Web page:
Friday, December 29, 2017

The Beatnik Café

by G. Jack Urso

Little boy

With your nose pressed against the window

There are no jelly donuts for you today

Only death.
     Bad beatnik poem from the TV series Peter Gun
    episode “The Blind Pianist” (Oct. 13, 1958) 

When I picked up a copy of Lawrence Ferlinghetti’s Coney Island of the Mind at a used book sale in 1984, I knew immediately I was a Beat. The raw emotion written in a staccato-like free verse explored every facet of existence in a world that always tries to classify and contain us. Being “beat” is a state of mind that transcends cultural norms. It is born of a discontent with Western society. Forced into a cycle of working to pay for the debt we acquire by existing to serve the system, we lose our sense of individuality and purpose. As long as that dynamic exists, Beats — with their artistic sensibilities, sardonic humor, and obscure literary references — will always be around to both contribute to and question the cultural zeitgeist (one way you can tell a Beat is that we use words like “zeitgeist”).
No serious self-respecting Beat would have admitted to being one. More often, they identified by their aspirations: artist, musician, philosopher, poet, student, teacher, or writer — not necessarily by what they did to pay the rent.  Despite the fact that “beatnik” is a media-invented name (spun off from “Sputnik,” the Soviet satellite first to orbit Earth), the word does define certain common characteristics about the Beats, including a love of jazz, marching to the sound of one’s own “beat,” and sympathy for left-leaning ideology. Nevertheless, Beats never made good revolutionaries. Despite critiques of society in such works as Allen Ginsberg’s poem “America,” most were generally apolitical during the height of their cultural influence in the 1950s and early 1960s.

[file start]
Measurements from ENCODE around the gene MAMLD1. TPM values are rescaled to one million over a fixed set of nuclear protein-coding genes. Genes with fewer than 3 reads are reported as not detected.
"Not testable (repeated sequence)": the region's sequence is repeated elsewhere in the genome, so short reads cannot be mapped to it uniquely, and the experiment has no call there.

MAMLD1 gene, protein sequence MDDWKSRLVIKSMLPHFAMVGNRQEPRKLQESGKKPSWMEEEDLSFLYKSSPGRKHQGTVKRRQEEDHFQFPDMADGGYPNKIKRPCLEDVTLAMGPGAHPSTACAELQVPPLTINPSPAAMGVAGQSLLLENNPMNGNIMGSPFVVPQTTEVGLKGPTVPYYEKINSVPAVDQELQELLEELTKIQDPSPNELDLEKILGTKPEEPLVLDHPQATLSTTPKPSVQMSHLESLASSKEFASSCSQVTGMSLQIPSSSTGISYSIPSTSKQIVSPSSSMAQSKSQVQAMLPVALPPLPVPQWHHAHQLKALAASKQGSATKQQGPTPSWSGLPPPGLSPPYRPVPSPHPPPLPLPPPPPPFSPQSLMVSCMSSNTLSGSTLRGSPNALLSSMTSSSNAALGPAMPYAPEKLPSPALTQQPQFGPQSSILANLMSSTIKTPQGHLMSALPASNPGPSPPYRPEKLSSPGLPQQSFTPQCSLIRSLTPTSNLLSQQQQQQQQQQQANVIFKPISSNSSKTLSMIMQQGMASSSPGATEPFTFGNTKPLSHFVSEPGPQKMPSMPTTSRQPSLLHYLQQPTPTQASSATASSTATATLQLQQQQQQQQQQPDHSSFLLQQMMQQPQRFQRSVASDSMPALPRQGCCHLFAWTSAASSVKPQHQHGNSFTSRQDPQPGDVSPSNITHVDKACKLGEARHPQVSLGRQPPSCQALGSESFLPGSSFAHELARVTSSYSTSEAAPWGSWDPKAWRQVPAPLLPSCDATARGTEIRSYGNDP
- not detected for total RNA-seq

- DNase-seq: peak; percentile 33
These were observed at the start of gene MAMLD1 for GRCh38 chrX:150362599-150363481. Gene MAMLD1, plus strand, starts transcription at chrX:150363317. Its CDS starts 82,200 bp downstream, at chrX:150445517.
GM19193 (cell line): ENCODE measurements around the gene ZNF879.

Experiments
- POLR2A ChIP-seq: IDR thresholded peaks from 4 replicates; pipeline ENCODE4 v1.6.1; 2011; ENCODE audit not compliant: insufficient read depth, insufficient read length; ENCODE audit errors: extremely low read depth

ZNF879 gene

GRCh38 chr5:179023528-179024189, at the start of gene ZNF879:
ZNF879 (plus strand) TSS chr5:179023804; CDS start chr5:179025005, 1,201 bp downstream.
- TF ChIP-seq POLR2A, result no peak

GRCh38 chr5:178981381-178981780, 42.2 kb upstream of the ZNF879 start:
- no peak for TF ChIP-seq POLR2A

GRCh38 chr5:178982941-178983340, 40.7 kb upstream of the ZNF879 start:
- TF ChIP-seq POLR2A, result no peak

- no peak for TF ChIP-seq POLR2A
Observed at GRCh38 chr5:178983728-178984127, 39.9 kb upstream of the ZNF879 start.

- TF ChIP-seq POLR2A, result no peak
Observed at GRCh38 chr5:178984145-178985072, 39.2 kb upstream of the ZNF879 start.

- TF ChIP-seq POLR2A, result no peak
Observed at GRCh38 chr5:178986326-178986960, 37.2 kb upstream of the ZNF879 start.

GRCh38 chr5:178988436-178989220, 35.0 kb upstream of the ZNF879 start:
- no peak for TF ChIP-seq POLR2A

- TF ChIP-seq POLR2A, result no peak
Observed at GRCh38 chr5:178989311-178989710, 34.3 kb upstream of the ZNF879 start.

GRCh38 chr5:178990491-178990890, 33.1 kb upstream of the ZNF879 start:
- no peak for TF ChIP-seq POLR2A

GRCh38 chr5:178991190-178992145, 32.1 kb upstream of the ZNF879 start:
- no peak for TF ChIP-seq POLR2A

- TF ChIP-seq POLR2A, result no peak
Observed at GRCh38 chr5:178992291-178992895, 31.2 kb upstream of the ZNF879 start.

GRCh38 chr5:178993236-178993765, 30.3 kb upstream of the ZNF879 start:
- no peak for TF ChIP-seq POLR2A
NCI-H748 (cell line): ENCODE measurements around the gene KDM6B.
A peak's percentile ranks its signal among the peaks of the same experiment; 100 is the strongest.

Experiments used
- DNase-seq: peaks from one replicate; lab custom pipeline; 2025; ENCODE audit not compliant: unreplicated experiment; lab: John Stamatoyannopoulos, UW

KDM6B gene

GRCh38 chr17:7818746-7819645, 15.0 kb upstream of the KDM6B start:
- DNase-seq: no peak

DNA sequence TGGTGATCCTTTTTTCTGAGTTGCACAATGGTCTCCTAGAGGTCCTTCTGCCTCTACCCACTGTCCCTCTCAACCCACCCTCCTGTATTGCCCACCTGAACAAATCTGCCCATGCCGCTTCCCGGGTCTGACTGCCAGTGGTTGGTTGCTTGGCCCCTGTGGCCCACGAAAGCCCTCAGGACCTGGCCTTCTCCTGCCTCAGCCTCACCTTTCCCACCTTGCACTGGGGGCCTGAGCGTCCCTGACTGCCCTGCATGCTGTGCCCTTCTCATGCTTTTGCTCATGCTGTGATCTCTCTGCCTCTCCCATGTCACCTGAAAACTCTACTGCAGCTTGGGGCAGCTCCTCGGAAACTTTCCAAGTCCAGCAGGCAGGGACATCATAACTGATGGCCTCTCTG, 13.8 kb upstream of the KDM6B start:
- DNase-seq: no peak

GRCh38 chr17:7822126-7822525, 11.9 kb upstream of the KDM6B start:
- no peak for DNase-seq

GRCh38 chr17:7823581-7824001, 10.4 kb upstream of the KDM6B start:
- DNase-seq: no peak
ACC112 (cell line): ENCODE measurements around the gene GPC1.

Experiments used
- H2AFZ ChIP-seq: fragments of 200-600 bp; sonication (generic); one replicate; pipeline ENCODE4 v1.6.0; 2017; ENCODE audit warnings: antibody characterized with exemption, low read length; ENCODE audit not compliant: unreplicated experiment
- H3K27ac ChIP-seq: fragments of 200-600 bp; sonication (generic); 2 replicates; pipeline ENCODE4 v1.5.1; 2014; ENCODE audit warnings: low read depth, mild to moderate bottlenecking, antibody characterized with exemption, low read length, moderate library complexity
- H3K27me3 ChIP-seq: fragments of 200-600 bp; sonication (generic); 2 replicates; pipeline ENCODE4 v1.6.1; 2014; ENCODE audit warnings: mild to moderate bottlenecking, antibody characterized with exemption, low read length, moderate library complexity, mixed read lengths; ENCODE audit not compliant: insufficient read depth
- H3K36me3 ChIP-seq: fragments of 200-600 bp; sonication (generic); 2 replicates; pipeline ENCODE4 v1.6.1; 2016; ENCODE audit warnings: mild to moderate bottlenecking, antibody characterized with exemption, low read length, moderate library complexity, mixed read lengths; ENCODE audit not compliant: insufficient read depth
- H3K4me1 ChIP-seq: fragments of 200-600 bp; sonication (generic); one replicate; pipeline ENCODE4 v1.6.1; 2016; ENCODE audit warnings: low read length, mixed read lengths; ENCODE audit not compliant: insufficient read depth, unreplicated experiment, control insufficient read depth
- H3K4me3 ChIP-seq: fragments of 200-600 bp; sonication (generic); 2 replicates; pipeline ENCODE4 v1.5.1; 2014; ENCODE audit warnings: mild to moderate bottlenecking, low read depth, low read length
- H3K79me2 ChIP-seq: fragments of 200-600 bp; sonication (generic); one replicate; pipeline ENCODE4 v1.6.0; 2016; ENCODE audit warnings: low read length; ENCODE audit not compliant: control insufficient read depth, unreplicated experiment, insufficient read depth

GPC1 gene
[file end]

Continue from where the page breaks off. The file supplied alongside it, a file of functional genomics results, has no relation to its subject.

The Beat Movement was a post-war response to the increasing commercialism and materialism of Western culture and the near-constant threat of war and nuclear annihilation. Rather than participate in a cycle of war and working for the sake of paying debts acquired by working, the Beats instead opted for a simpler life that found joy in valuing our individuality. The beatnik, like the hippie, has become a stereotype, but both were symptoms of a larger conflict between society and the individual. In studying such movements, we learn a little bit more about both.
Aeolus 13 Umbra explores the Beat Movement in a number of posts, including:

A Bucket of Blood (1959): From the Aeolus 13 Umbra YouTube channel. Directed by Roger Corman. Beatnik characters and stereotypes populate this classic low-budget film about an artist with an unusual technique for making lifelike sculptures.

Allen Ginsberg: America: Ginsberg reads a segment of his poem, along with some freaky image processing by yours truly, which remains as relevant today as it was 60 years ago.

American Air: The Sound of the 20th Century: A sound collage I produced that integrates sound clips from Rhino Records’ The Beat Generation CD collection along with other audio from the 20th Century.

Beats on Film: 1959: This review takes a look at two quintessential Beat-themed films: A Bucket of Blood, directed by Roger Corman, and The Bloody Brood, starring Peter Falk, each released in October 1959.